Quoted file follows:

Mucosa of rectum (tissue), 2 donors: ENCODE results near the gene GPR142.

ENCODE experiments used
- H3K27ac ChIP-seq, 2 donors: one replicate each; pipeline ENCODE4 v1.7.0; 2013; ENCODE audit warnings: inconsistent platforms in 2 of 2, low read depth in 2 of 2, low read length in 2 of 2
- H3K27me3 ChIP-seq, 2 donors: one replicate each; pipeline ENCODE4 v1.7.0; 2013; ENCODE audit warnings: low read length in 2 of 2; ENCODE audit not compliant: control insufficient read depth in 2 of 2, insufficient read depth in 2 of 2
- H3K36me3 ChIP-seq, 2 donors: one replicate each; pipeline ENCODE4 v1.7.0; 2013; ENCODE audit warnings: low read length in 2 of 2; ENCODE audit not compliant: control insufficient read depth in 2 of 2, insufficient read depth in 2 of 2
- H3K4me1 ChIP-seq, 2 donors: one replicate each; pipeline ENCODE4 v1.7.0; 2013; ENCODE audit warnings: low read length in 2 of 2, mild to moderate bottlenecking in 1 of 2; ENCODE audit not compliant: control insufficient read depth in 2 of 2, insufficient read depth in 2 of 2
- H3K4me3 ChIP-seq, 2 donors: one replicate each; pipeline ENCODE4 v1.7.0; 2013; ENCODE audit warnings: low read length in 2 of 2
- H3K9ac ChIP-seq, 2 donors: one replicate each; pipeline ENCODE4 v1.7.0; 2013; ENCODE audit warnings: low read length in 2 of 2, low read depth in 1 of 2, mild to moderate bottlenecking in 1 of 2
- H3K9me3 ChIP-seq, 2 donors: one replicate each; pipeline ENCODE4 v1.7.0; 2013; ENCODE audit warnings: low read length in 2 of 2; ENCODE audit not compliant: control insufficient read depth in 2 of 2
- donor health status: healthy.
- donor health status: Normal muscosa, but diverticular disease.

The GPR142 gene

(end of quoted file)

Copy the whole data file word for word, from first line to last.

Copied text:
Mucosa of rectum (tissue), 2 donors: ENCODE results near the gene GPR142.

ENCODE experiments used
- H3K27ac ChIP-seq, 2 donors: one replicate each; pipeline ENCODE4 v1.7.0; 2013; ENCODE audit warnings: inconsistent platforms in 2 of 2, low read depth in 2 of 2, low read length in 2 of 2
- H3K27me3 ChIP-seq, 2 donors: one replicate each; pipeline ENCODE4 v1.7.0; 2013; ENCODE audit warnings: low read length in 2 of 2; ENCODE audit not compliant: control insufficient read depth in 2 of 2, insufficient read depth in 2 of 2
- H3K36me3 ChIP-seq, 2 donors: one replicate each; pipeline ENCODE4 v1.7.0; 2013; ENCODE audit warnings: low read length in 2 of 2; ENCODE audit not compliant: control insufficient read depth in 2 of 2, insufficient read depth in 2 of 2
- H3K4me1 ChIP-seq, 2 donors: one replicate each; pipeline ENCODE4 v1.7.0; 2013; ENCODE audit warnings: low read length in 2 of 2, mild to moderate bottlenecking in 1 of 2; ENCODE audit not compliant: control insufficient read depth in 2 of 2, insufficient read depth in 2 of 2
- H3K4me3 ChIP-seq, 2 donors: one replicate each; pipeline ENCODE4 v1.7.0; 2013; ENCODE audit warnings: low read length in 2 of 2
- H3K9ac ChIP-seq, 2 donors: one replicate each; pipeline ENCODE4 v1.7.0; 2013; ENCODE audit warnings: low read length in 2 of 2, low read depth in 1 of 2, mild to moderate bottlenecking in 1 of 2
- H3K9me3 ChIP-seq, 2 donors: one replicate each; pipeline ENCODE4 v1.7.0; 2013; ENCODE audit warnings: low read length in 2 of 2; ENCODE audit not compliant: control insufficient read depth in 2 of 2
- donor health status: healthy.
- donor health status: Normal muscosa, but diverticular disease.

The GPR142 gene